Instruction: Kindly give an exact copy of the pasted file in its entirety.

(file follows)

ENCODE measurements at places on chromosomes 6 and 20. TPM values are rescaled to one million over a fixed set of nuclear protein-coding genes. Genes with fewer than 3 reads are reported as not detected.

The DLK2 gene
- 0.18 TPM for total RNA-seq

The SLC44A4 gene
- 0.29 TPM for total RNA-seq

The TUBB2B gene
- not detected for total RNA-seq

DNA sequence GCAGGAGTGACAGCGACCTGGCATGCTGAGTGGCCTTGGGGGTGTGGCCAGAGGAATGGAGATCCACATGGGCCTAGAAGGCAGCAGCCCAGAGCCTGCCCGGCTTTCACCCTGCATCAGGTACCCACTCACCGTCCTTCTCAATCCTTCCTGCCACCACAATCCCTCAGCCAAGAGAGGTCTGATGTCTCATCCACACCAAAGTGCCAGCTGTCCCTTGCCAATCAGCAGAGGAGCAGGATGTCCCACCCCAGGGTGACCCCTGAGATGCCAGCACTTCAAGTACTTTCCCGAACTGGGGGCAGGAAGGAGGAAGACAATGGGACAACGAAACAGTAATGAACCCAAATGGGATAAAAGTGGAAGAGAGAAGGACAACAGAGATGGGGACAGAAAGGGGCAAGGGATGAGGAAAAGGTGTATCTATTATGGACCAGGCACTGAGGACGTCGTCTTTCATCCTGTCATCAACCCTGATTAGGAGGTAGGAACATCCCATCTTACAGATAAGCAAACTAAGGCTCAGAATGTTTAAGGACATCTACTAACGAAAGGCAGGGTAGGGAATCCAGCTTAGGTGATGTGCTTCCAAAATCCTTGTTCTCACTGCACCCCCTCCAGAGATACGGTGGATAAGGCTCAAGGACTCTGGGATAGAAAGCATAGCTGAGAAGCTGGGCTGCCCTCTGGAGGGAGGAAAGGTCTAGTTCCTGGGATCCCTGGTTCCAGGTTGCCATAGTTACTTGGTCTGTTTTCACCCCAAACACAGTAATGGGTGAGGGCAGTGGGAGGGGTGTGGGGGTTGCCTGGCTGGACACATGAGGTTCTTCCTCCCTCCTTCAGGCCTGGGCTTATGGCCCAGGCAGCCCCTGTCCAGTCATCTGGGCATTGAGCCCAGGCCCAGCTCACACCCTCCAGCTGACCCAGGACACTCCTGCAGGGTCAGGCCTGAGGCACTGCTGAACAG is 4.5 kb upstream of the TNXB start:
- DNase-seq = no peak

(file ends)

ENCODE measurements at places on chromosomes 6 and 20. TPM values are rescaled to one million over a fixed set of nuclear protein-coding genes. Genes with fewer than 3 reads are reported as not detected.

The DLK2 gene
- 0.18 TPM for total RNA-seq

The SLC44A4 gene
- 0.29 TPM for total RNA-seq

The TUBB2B gene
- not detected for total RNA-seq

DNA sequence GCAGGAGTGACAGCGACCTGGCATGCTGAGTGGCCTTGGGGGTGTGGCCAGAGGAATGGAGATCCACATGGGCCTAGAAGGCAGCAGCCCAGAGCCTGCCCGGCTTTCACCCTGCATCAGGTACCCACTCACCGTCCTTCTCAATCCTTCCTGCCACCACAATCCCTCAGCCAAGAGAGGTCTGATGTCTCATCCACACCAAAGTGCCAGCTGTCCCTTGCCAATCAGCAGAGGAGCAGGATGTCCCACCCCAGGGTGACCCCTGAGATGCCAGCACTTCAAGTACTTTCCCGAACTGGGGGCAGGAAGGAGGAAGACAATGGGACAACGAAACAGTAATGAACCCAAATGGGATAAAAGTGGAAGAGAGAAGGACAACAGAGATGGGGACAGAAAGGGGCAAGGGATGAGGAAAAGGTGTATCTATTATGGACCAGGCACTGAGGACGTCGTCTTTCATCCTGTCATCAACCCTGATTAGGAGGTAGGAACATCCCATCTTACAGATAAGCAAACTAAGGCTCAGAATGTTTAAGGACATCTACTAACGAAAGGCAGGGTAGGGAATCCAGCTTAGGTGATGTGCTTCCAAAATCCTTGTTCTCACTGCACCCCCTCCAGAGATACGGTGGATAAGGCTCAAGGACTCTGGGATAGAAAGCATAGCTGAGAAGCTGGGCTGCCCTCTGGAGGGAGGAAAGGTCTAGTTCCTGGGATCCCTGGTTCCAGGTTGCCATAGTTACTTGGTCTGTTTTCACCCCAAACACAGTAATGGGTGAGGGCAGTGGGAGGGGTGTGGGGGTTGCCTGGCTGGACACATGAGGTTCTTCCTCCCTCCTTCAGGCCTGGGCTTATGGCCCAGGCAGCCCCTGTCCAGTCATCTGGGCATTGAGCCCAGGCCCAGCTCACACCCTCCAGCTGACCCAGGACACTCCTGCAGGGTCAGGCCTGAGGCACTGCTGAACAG is 4.5 kb upstream of the TNXB start:
- DNase-seq = no peak